11 Jul Tapestry visits the Hampton Court Flower Show 2016
Tapestry Design Studios were fortunate to have tickets for the preview of this year’s Hampton Court Flower Show, and even more lucky to have a dry evening in which to enjoy it!
Our pick of the show gardens
This year’s show gardens had plenty of inspiration to take away… we particularly related to the practical nature of the brief for Squires 80th Anniversary Garden, designed by Catherine MacDonald, which won a gold medal. Fulfilling its brief to provide a functional yet elegant contemporary garden for an older couple within a standard rectangular plot, it featured lawn, fruit and vegetable production with storage, a water feature and entertaining terrace and a colour palette to reflect the company colours. It was great to see how all this could be so stylishly accommodated in such a common shaped plot. relaxing-garden
All photos courtesy of Kate Marshall – Tapestry Design Studios.
The best interpretation of a brief, and in fact, the best ambience I felt, was in the gold-medal winning garden Dog’s Trust: A Dog’s Life. Composed entirely of dog-friendly (non-toxic) plants, it has been created to mark 125 years of the Dog’s Trust’s work, but also to provide a safe and enriching environment for dogs, and their owners to enjoy. I loved the long pool of shallow water and pebbles with sculpted metal dogs posing playfully in it, and the idea of using a diverse range of hybrid plants as a nod to the many breeds of dogs who are successfully rehomed. shallow-water-feature
And a special mention to the Pancreatic Cancer Garden: Striving for Survival, a conceptual garden which stopped me in my tracks. Poignantly displaying 97 burnt branches in a wasteland, flowing into an oasis of plants with three solitary trees, it represents the dismal 3% survival rate for pancreatic cancer, but with the hope for a breakthrough. Bleak but compelling and a fascinating example of how clever garden design can convey a powerful message.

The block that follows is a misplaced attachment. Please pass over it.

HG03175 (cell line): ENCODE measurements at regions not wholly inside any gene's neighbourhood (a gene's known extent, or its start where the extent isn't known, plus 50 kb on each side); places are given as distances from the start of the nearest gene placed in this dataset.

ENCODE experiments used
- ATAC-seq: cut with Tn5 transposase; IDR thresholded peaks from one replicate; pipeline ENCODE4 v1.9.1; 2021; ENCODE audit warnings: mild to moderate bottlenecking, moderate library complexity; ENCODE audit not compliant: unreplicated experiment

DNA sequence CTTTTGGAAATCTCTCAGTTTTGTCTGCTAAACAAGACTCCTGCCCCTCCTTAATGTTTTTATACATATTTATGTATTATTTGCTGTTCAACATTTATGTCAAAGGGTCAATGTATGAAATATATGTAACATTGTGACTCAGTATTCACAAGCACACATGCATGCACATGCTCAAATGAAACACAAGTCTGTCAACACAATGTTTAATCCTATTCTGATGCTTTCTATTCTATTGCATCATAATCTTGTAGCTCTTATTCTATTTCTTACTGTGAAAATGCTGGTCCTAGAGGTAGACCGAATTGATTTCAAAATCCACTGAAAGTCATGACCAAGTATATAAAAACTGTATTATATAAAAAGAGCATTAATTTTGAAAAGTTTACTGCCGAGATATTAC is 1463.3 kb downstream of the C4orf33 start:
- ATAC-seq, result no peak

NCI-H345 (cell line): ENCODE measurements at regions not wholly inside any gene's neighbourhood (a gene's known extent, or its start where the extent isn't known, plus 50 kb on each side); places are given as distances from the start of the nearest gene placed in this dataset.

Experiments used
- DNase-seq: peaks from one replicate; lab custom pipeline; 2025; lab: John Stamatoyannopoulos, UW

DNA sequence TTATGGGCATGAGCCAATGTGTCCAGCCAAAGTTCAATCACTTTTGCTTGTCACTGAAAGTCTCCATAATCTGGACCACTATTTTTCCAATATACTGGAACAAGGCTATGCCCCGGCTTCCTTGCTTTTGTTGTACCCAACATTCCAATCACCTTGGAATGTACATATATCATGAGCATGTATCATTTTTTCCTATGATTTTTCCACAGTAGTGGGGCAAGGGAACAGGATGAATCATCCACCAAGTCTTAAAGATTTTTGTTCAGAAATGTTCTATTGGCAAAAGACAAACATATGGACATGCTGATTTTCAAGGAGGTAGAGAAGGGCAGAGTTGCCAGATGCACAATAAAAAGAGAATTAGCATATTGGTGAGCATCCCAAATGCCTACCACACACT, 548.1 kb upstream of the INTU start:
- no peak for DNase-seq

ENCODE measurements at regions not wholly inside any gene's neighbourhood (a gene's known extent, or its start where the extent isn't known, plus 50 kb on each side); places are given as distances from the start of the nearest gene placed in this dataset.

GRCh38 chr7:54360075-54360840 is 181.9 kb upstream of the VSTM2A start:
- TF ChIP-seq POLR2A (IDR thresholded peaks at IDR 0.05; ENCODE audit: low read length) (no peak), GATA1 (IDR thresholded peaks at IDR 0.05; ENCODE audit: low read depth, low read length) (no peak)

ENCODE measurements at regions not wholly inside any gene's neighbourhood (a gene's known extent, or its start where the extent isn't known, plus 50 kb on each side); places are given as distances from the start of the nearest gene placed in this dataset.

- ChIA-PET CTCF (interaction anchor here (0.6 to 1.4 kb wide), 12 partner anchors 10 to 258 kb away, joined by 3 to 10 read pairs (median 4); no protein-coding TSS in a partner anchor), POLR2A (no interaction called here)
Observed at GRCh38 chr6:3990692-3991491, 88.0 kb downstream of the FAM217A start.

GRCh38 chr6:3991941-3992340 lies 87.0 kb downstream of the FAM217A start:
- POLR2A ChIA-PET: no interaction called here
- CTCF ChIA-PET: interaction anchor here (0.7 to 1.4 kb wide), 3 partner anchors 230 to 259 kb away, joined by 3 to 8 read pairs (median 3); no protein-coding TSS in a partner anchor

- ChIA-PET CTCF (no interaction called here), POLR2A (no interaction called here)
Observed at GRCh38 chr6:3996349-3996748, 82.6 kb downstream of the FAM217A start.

Wildflowers and meadows are very popular components of the gardens this year, a haze of colour and grasses, perfect for this time of year. Magenta Sanguisorba seemed to be a ubiquitous choice, as was Digitalis in shades of apricot and, love it or hate it, Astilbe.
Brightly coloured man-made features, perhaps at odds set amid a natural landscape, also appeared to be somewhat of a theme – yellow plastic dogs, blue sculptural handrails, a bright blue pool amongst a tropical garden, to mention a few.
We were excited to find the Kadai firebowl from Wilstone House & Gardens – an enormous metal bowl for cooking over or as a firepit, but here displayed as a day lounger – filled with ornate cushions and underplanted with extravagant foliage plants to give it context. It would be perfect for one of our current projects, a Moroccan inspired courtyard in Wivenhoe. mediterranean-garden
Favourite plant of the show
Well several actually… Very relevant to life around Colchester are the plants of The Drought Garden (Best City Garden) designed by Steve Dimmock, – most notably the dusky palette of Eryngimum maritimum (sea holly) and Pennisetum villosum ‘Feather Top’ (feathertop grass) – spiky and fluffy together in perfect parched soil harmony. cottage-garden
And, call me old-fashioned, but the beautiful Lavender Garden by Shropshire Lavender, won a well-deserved gold medal in the Summer Garden category. As we approached we were greeted by a cloud of perfume in the air. Maybe it’s that lavender was my mum’s favourite flower, but I loved that the whole garden was devoted to this most classic of summer flowers – showcasing its simple elegance and celebrating its versatility. gravel-garden So after a picnic by the lake and fabulous fireworks over the Palace, it was time to head home, filled with ideas for more Tapestry horticultural masterpieces.